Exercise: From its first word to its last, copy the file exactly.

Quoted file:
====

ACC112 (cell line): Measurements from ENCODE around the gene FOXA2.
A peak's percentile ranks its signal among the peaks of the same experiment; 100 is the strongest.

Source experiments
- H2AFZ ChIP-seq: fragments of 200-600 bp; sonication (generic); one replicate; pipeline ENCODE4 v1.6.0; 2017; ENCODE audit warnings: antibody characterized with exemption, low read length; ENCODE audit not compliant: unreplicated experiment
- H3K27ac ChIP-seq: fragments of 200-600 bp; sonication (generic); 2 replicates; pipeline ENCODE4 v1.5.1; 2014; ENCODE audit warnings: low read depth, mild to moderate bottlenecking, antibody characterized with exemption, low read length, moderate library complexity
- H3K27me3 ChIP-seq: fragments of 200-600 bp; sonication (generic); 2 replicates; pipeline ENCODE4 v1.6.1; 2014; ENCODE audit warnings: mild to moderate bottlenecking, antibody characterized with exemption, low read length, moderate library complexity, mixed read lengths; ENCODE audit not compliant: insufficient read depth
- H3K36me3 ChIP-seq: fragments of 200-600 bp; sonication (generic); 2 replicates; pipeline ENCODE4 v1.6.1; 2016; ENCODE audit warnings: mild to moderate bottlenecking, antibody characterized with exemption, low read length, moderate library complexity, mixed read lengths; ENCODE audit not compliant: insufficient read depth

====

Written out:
ACC112 (cell line): Measurements from ENCODE around the gene FOXA2.
A peak's percentile ranks its signal among the peaks of the same experiment; 100 is the strongest.

Source experiments
- H2AFZ ChIP-seq: fragments of 200-600 bp; sonication (generic); one replicate; pipeline ENCODE4 v1.6.0; 2017; ENCODE audit warnings: antibody characterized with exemption, low read length; ENCODE audit not compliant: unreplicated experiment
- H3K27ac ChIP-seq: fragments of 200-600 bp; sonication (generic); 2 replicates; pipeline ENCODE4 v1.5.1; 2014; ENCODE audit warnings: low read depth, mild to moderate bottlenecking, antibody characterized with exemption, low read length, moderate library complexity
- H3K27me3 ChIP-seq: fragments of 200-600 bp; sonication (generic); 2 replicates; pipeline ENCODE4 v1.6.1; 2014; ENCODE audit warnings: mild to moderate bottlenecking, antibody characterized with exemption, low read length, moderate library complexity, mixed read lengths; ENCODE audit not compliant: insufficient read depth
- H3K36me3 ChIP-seq: fragments of 200-600 bp; sonication (generic); 2 replicates; pipeline ENCODE4 v1.6.1; 2016; ENCODE audit warnings: mild to moderate bottlenecking, antibody characterized with exemption, low read length, moderate library complexity, mixed read lengths; ENCODE audit not compliant: insufficient read depth